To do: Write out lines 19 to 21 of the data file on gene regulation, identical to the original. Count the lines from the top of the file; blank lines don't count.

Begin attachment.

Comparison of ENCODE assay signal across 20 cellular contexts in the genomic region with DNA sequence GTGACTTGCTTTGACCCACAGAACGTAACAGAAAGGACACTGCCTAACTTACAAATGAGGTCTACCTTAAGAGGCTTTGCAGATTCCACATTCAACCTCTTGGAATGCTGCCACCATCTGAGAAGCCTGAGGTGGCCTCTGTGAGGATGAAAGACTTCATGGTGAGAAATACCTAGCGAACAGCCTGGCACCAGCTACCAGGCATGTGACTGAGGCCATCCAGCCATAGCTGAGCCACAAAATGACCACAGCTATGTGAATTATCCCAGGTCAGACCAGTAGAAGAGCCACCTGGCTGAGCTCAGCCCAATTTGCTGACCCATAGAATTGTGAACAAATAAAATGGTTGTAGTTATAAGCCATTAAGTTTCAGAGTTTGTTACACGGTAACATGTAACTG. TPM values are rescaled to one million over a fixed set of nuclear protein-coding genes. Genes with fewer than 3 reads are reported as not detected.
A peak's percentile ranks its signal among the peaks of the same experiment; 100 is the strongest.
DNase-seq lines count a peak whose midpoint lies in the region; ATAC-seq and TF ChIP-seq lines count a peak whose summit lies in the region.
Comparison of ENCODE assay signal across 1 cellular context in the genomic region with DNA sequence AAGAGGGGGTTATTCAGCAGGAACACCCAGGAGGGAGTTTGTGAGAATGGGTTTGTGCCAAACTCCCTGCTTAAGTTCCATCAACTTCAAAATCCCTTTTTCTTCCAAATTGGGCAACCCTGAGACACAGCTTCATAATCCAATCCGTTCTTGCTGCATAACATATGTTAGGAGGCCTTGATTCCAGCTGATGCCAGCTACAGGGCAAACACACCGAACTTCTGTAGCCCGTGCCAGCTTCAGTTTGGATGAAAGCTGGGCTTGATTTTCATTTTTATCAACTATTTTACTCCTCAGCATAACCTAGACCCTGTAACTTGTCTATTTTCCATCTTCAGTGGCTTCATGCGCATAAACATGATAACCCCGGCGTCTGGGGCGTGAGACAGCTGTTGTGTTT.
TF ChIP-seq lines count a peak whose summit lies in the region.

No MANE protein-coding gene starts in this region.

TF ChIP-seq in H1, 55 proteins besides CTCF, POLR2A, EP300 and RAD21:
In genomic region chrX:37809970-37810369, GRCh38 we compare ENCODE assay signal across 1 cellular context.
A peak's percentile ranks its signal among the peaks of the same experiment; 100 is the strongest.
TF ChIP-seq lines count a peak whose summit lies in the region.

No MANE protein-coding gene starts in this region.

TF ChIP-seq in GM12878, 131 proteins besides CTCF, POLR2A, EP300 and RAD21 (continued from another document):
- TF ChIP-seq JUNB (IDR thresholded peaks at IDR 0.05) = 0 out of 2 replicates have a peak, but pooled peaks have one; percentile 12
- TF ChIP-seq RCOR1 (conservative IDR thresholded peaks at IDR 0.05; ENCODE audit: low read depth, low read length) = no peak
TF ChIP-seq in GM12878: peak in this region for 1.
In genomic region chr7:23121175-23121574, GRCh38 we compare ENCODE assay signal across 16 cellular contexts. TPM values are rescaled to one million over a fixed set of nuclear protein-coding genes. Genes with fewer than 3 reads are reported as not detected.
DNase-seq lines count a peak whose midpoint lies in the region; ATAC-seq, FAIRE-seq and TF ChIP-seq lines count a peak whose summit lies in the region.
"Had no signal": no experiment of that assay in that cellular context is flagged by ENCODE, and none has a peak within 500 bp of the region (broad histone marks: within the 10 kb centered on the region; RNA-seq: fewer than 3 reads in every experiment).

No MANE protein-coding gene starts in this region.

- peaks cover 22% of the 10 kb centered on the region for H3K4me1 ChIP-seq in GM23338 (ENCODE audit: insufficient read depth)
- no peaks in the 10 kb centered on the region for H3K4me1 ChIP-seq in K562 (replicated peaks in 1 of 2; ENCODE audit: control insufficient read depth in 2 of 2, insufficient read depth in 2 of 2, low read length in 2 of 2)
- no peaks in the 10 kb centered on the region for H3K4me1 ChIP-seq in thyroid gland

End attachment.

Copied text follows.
No MANE protein-coding gene starts in this region.

- peaks cover 22% of the 10 kb centered on the region for H3K4me1 ChIP-seq in GM23338 (ENCODE audit: insufficient read depth)
- no peaks in the 10 kb centered on the region for H3K4me1 ChIP-seq in K562 (replicated peaks in 1 of 2; ENCODE audit: control insufficient read depth in 2 of 2, insufficient read depth in 2 of 2, low read length in 2 of 2)